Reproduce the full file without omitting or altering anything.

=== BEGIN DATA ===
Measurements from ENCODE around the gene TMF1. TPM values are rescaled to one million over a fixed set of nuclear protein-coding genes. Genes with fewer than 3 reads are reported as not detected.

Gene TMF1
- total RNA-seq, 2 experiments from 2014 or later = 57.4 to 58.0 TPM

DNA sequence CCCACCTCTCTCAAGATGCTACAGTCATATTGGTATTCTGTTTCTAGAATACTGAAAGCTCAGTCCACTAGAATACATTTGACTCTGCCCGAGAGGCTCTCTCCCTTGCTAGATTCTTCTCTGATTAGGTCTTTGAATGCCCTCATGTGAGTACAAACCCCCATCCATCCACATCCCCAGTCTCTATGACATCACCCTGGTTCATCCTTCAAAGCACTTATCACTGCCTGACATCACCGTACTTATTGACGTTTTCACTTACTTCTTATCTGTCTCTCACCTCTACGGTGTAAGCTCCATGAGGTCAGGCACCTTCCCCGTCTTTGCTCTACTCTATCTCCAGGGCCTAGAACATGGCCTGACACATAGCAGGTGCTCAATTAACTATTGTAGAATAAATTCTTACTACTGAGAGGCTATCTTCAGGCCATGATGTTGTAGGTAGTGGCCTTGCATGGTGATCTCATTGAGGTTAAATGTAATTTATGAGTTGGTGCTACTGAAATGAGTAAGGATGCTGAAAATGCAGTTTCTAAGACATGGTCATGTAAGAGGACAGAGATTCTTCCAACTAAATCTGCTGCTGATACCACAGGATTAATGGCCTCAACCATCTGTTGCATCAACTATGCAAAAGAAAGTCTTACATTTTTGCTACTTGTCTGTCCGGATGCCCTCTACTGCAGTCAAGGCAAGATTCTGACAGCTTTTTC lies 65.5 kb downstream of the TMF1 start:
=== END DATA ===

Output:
Measurements from ENCODE around the gene TMF1. TPM values are rescaled to one million over a fixed set of nuclear protein-coding genes. Genes with fewer than 3 reads are reported as not detected.

Gene TMF1
- total RNA-seq, 2 experiments from 2014 or later = 57.4 to 58.0 TPM

DNA sequence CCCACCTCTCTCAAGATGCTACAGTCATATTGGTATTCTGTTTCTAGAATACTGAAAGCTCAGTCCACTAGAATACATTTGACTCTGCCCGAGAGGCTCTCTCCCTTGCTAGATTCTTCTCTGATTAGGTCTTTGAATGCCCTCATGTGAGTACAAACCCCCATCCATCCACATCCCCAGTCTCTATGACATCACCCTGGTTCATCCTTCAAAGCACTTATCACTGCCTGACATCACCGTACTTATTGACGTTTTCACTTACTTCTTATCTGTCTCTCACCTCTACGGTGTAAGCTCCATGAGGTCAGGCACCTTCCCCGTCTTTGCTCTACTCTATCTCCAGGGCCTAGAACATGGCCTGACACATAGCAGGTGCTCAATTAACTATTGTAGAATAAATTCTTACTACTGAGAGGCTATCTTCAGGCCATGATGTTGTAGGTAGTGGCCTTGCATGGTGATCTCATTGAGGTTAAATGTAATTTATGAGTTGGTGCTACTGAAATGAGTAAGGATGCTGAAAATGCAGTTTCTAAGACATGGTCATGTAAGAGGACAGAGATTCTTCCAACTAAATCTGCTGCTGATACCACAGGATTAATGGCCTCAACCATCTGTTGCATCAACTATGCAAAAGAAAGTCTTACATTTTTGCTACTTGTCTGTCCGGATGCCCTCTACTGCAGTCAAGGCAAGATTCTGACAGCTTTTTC lies 65.5 kb downstream of the TMF1 start: